The Belgrade Philharmonic Orchestra’s series of five concerts on the theme of “Darkness” reached its conclusion with an all-Russian programme under its Principal Guest Conductor Daniel Raiskin.

Tatjana Masurenko, Daniel Raiskin and the Belgrade Philharmonic Orchestra © Marko Djokovic
Tatjana Masurenko, Daniel Raiskin and the Belgrade Philharmonic Orchestra
© Marko Djokovic

First came a suite from Shostakovich’s opera Lady Macbeth of the Mtsensk District. This opera, first performed in 1934, was based on a story by 19th-century writer Nikolai Leskov and tells a grimly realistic story in which the heroine commits several murders, is imprisoned and ultimately commits suicide. Yet the composer contrived to make her at least in part a sympathetic character as a victim of the society in which she lived. The opera was successful in Russia and internationally, until Stalin saw a performance in 1936 and denounced it as “muddle instead of music” and the work was withdrawn, not to be seen again until after Stalin’s death.

We might therefore have expected to hear something very dark indeed but we were in for a surprise. The music we heard was not the substantial suite made by American James Conlon which conveys much of the atmosphere of the opera in orchestral form, but a seven-minute three-movement suite which is Shostakovich’s opus 29a. This presented the orchestral interludes from the opera, which recalled the composer’s lighter works. There was plenty of savage humour, but humour nonetheless, with grotesque parodies, sudden changes of direction and remarkable orchestration. Taken out of the context of the opera this felt like zany circus music, joyful and exuberant. The Belgrade Philharmonic’s playing was taut and exciting, making for a spirited opening to the concert.

The second piece of the evening was Alfred Schnittke’s Viola Concerto with soloist Tatjana Masurenko. This concerto, one of the many Schnittke wrote for specific soloists, has many of the features of a 19th-century concerto but so altered that it feels dislocated from what we might expect. There are three movements and the soloist has a splendid cadenza, but the movements are slow – fast – slow, and each is longer then the preceding one. And then there is the orchestra: there are no violins. In the place where we would normally see them was a surprising quartet of harp, piano, harpsichord and celesta, resulting in an orchestral sound with a rather different quality from what we are used to.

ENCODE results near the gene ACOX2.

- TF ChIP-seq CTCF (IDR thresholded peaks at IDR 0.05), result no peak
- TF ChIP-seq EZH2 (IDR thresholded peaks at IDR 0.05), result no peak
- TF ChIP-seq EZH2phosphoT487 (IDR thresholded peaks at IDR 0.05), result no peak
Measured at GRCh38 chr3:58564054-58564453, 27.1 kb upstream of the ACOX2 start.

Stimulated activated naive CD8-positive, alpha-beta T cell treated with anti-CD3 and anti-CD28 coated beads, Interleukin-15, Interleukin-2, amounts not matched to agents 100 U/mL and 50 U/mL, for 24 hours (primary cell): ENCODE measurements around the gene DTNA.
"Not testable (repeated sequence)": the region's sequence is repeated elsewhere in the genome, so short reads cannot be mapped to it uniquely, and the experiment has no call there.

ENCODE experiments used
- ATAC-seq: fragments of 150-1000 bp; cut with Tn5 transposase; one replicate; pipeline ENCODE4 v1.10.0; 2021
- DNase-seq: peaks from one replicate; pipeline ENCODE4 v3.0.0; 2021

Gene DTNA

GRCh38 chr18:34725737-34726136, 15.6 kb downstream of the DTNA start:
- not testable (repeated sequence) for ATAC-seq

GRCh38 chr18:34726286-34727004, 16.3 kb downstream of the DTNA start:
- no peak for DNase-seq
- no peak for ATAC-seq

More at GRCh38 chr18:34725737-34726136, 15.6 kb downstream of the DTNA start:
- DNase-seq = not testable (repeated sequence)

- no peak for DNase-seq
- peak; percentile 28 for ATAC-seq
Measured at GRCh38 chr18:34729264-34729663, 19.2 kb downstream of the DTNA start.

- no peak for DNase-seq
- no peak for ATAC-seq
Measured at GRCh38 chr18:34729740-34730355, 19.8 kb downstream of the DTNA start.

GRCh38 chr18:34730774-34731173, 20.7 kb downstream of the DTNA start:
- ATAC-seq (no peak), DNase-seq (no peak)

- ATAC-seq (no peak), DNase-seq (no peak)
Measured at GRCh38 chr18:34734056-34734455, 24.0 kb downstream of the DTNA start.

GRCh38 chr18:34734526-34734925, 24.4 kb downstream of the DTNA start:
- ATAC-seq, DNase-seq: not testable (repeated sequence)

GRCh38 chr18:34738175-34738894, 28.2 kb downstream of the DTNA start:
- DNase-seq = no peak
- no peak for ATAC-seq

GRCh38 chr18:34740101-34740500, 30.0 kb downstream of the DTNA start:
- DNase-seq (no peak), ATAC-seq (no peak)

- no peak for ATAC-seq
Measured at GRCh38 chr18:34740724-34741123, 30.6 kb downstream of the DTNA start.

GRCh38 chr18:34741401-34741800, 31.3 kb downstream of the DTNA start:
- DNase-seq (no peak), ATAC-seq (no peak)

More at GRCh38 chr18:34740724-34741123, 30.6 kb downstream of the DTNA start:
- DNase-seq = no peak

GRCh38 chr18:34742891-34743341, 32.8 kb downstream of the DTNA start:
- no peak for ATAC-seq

Schnittke wrote the work for violist Yuri Bashmet who gave its first performance in 1986. He created a sombre, sparse opening solo out of the notes represented by the first five letters of the German transliteration of Bashmet’s name. Masurenko gave a hypnotising account of this remarkable opening which grew into something more lyrical when more instruments joined in. The second movement began with her playing frenetic arpeggios which led to a dazzling variety of styles and moods combining and contrasting with one another – waltzes, marches, popular tunes and dances all added to the mix leading to the cadenza and a fiercer ending to the movement. The finale (another largo) started with another substantial solo, more contemplative, reflective and darker than much of what had gone before. This atmospheric movement seemed rooted in tradition yet apart from it. The calm, quiet ending was bleak but somehow peaceful.

Shortly after completing the Viola Concerto, Schnittke suffered a serious stroke. He later wrote of the concerto being like a premonition: “The music took on the character of a restless chase through life (in the second movement) and that of a sad overview of life in the threshold of death (in the third movement).” This was dark music indeed.

The orchestra gave an important contribution to the concerto but it was the soloist who dominated. Masurenko made the most of the rich, dark timbre of her instrument. She hardly had a moment’s rest from the fierce demands that the composer placed on her. She astounded the audience with her performance.

Tchaikovsky’s Symphony no. 4 is much more familiar music but also disturbing. A fanfare associated with fate opens the symphony and pervades it thereafter. Tchaikovsky wrote to his patroness Madame Nadezhda von Meck that it referred to a force that prevents one from attaining happiness and from which there is no escape. The ending of the first movement felt particularly dark. By the end of the symphony, however, this powerful performance suggested that if Tchaikovsky had not beaten fate he had at least come to terms with it.

The Belgrade Philharmonic and Raiskin gave a compelling performance. The orchestra’s ensemble playing was superb and they gave expressive feeling to the composer’s heartfelt melodies. The pianissimos were as thrilling as the fortissimos. The pizzicato ostinato Scherzo delighted as always and the intensely expressive finale drew well-earned cheers from the audience.

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